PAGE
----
The Treasure Hunter

A blog by Joanne Yatvin

Why Can’t ESSA Mean What it Says?

on February 4, 2017

There was icy weather in Portland again yesterday, so I got around to reading the January 18 issue of Education Week more thoroughly than I did the first time. One long and complicated article about ESSA giving states the freedom to set their own goals irritated me rather than giving me hope. Below I will describe what ESSA requires and explain why I disapprove.


Under ESSA, the law that supplanted NCLB, each state must set its own school improvement goals and a timeline for reaching them. The areas to be covered are students’ academic achievement, graduation rates, and English language proficiency. But a state may add others, such as student attendance rates.

What bothers me is the law’s focus on student improvement rather than school improvement. It suggests that schools should tighten the screws on students and teachers, just as was done under NCLB. But since those tactics failed, I wonder why states shouldn’t be allowed to try a different approach, such as changing some of the courses offered and the treatment of students. A couple of pieces I’ve posted recently were about schools that did those things, and as a result also made progress in the areas ESSA now calls for.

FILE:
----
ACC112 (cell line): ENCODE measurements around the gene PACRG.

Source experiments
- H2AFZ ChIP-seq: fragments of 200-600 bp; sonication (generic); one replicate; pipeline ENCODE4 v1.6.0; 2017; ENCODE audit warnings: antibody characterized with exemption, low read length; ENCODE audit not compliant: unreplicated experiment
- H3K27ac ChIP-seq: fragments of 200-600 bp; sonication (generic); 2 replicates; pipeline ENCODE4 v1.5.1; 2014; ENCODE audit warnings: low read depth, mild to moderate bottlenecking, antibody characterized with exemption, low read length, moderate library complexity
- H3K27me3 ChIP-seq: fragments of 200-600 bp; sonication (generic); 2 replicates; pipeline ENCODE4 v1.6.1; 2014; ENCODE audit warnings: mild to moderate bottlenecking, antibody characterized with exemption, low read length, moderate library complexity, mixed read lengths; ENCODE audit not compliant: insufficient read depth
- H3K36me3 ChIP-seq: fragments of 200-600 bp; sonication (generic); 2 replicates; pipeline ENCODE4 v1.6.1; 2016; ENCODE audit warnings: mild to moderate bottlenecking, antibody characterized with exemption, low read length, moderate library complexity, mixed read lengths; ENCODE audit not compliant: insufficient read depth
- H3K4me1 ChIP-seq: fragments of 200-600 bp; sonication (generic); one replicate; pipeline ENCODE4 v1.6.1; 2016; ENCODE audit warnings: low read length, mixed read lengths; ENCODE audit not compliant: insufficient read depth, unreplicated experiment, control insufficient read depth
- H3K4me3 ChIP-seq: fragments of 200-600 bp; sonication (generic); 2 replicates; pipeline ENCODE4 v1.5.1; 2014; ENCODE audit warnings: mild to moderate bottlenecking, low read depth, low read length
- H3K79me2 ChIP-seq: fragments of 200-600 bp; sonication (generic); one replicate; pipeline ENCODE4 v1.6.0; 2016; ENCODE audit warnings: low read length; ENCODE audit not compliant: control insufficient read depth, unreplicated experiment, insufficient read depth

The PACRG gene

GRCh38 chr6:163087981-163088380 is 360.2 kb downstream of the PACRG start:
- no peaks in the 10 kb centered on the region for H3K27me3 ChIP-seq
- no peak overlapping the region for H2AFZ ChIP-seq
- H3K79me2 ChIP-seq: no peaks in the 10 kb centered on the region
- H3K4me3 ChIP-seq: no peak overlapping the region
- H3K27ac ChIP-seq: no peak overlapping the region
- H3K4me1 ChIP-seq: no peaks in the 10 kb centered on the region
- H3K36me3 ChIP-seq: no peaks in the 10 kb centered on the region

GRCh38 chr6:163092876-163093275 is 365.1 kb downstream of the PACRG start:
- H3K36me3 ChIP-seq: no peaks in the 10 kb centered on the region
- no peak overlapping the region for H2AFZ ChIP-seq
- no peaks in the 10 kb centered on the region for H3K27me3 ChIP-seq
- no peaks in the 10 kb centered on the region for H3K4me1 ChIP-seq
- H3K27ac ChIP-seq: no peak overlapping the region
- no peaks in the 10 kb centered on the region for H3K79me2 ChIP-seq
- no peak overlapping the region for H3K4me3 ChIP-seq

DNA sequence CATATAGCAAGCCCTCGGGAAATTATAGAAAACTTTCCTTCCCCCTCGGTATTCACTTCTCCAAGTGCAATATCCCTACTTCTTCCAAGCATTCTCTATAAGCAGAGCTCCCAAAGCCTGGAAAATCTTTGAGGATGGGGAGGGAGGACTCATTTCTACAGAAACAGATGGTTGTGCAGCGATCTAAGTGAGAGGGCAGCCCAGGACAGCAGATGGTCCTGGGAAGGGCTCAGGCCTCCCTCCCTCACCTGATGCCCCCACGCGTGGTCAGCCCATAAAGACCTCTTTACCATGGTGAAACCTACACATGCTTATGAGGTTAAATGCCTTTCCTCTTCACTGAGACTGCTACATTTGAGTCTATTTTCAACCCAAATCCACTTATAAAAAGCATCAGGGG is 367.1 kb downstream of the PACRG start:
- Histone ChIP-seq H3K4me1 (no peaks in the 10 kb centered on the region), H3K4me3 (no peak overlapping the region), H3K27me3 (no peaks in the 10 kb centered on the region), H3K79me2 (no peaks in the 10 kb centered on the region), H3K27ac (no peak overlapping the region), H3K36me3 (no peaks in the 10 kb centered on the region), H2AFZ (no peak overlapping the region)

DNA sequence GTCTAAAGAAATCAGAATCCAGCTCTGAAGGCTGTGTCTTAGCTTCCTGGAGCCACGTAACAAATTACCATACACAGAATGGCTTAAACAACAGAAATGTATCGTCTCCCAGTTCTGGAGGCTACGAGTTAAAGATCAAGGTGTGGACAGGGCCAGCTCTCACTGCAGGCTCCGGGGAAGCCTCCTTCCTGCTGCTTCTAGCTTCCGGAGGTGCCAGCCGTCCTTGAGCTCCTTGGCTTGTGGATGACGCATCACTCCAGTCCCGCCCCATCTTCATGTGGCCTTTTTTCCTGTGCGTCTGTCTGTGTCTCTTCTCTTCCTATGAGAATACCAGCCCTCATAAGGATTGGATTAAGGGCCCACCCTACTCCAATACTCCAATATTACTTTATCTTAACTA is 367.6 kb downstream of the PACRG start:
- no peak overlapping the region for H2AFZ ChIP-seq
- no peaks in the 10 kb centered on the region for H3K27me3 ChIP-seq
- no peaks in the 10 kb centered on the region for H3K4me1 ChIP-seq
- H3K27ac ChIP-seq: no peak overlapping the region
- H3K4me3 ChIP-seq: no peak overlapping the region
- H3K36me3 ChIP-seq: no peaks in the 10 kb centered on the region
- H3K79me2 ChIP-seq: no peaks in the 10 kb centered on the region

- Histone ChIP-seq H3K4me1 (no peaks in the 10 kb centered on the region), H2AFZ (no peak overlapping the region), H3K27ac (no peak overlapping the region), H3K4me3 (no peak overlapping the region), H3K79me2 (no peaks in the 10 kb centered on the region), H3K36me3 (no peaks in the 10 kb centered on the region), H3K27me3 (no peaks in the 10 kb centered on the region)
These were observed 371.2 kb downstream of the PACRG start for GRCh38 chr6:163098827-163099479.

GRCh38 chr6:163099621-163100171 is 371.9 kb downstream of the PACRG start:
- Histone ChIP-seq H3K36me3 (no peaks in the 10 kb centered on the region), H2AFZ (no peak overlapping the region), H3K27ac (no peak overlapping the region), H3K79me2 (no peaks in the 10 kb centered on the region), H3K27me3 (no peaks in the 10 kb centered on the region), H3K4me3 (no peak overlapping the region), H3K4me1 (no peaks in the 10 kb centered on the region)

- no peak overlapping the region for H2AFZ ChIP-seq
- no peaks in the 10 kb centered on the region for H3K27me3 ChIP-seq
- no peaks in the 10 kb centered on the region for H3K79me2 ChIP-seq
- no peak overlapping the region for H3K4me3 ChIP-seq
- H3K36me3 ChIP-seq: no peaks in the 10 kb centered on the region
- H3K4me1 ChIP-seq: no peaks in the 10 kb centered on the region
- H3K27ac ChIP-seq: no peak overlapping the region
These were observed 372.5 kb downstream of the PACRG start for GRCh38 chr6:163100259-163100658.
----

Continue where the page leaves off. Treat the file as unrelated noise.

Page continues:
In case you don’t remember, I will list below several of the school changes I’ve suggested in the past that I’d like states to be able to enact.

Smaller high schools that would help to build a sense of community

         Smaller class sizes so that teachers would get to know each student well

         Less frequent testing at the elementary level; say, only grades 3 and 5

 Teacher groups selecting instructional materials and  student

 assessments

         Reduction in the number and types of required high school courses

         More high school electives that appeal to the interests of students

         A system for high school students to make-up credits in order to graduate

         on time

         A de-emphasis on using data to judge the quality of student performance

         Grading systems, at all levels, that encourage students rather than

         persuading  many  of them that they are failures

In offering these suggestions, I’m not saying that school administrators, teachers and students should get a free ride, but that everyone would do better if schools were set up for meaningful learning rather than drudgery and failure.  I wonder if there is any hope that we can persuade Betsy DeVos and her staff of that.

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One response to “Why Can’t ESSA Mean What it Says?

  1. pauleck47 says:

    Hello, This article came in the nick-of-time as Jan and I are heading to Salem to lobby this Tuesday and I will be able to use this information when meeting with legislators. Thank you! Best Regards, Pat

    Like

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